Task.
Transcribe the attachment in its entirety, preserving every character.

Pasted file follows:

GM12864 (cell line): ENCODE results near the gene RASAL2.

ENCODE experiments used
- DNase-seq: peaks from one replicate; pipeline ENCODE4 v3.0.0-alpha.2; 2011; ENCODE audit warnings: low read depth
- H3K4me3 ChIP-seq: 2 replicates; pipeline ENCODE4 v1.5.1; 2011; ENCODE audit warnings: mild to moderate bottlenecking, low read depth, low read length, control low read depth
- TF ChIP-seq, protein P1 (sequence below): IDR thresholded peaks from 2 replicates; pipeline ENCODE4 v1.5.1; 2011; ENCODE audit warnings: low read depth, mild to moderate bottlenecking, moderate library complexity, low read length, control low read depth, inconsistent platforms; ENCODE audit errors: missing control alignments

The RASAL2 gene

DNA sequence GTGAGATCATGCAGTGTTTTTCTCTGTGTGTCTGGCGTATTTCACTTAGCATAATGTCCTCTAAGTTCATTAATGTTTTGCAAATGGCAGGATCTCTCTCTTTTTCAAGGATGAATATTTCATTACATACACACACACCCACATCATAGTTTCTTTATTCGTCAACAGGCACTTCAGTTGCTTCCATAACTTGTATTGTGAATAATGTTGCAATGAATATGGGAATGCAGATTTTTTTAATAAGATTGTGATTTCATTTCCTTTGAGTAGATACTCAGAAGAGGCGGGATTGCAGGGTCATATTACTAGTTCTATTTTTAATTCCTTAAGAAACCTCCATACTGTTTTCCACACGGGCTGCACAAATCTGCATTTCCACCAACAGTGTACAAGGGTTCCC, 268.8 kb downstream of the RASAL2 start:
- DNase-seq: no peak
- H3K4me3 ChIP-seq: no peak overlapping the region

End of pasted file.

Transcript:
GM12864 (cell line): ENCODE results near the gene RASAL2.

ENCODE experiments used
- DNase-seq: peaks from one replicate; pipeline ENCODE4 v3.0.0-alpha.2; 2011; ENCODE audit warnings: low read depth
- H3K4me3 ChIP-seq: 2 replicates; pipeline ENCODE4 v1.5.1; 2011; ENCODE audit warnings: mild to moderate bottlenecking, low read depth, low read length, control low read depth
- TF ChIP-seq, protein P1 (sequence below): IDR thresholded peaks from 2 replicates; pipeline ENCODE4 v1.5.1; 2011; ENCODE audit warnings: low read depth, mild to moderate bottlenecking, moderate library complexity, low read length, control low read depth, inconsistent platforms; ENCODE audit errors: missing control alignments

The RASAL2 gene

DNA sequence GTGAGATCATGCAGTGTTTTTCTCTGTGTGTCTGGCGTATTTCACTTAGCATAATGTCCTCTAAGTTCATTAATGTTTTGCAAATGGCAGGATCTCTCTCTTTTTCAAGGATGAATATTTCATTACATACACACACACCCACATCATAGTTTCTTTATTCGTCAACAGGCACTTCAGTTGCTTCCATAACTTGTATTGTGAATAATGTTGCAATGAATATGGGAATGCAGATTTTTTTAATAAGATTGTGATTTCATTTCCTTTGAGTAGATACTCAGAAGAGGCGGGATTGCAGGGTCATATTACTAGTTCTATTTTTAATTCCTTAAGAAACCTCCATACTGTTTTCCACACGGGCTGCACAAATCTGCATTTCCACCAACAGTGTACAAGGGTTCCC, 268.8 kb downstream of the RASAL2 start:
- DNase-seq: no peak
- H3K4me3 ChIP-seq: no peak overlapping the region